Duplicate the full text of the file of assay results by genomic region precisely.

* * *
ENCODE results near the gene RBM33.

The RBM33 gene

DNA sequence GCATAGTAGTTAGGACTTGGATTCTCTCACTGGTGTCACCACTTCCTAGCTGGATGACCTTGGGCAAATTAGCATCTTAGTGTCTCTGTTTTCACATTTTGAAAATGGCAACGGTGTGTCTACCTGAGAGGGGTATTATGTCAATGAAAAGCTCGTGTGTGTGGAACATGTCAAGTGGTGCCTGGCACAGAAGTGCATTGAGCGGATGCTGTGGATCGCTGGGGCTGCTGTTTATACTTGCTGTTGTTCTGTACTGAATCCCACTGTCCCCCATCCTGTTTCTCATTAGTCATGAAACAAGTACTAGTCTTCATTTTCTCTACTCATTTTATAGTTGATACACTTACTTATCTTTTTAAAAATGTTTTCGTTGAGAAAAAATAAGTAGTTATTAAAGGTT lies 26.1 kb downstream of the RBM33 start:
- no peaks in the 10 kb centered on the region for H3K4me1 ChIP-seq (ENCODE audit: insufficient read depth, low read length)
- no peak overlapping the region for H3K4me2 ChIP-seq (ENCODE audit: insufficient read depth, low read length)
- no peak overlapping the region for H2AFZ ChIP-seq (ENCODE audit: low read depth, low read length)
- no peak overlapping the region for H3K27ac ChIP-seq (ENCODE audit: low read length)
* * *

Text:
ENCODE results near the gene RBM33.

The RBM33 gene

DNA sequence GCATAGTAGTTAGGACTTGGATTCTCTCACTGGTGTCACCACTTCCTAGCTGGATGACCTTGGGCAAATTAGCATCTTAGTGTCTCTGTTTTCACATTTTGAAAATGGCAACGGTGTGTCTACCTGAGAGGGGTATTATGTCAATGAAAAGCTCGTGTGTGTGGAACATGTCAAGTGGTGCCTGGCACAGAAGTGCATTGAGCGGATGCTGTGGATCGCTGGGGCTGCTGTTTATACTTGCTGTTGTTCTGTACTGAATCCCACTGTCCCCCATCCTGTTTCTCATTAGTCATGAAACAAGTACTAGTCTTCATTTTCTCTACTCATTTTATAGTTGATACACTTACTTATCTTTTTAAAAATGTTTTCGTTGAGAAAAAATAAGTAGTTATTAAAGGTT lies 26.1 kb downstream of the RBM33 start:
- no peaks in the 10 kb centered on the region for H3K4me1 ChIP-seq (ENCODE audit: insufficient read depth, low read length)
- no peak overlapping the region for H3K4me2 ChIP-seq (ENCODE audit: insufficient read depth, low read length)
- no peak overlapping the region for H2AFZ ChIP-seq (ENCODE audit: low read depth, low read length)
- no peak overlapping the region for H3K27ac ChIP-seq (ENCODE audit: low read length)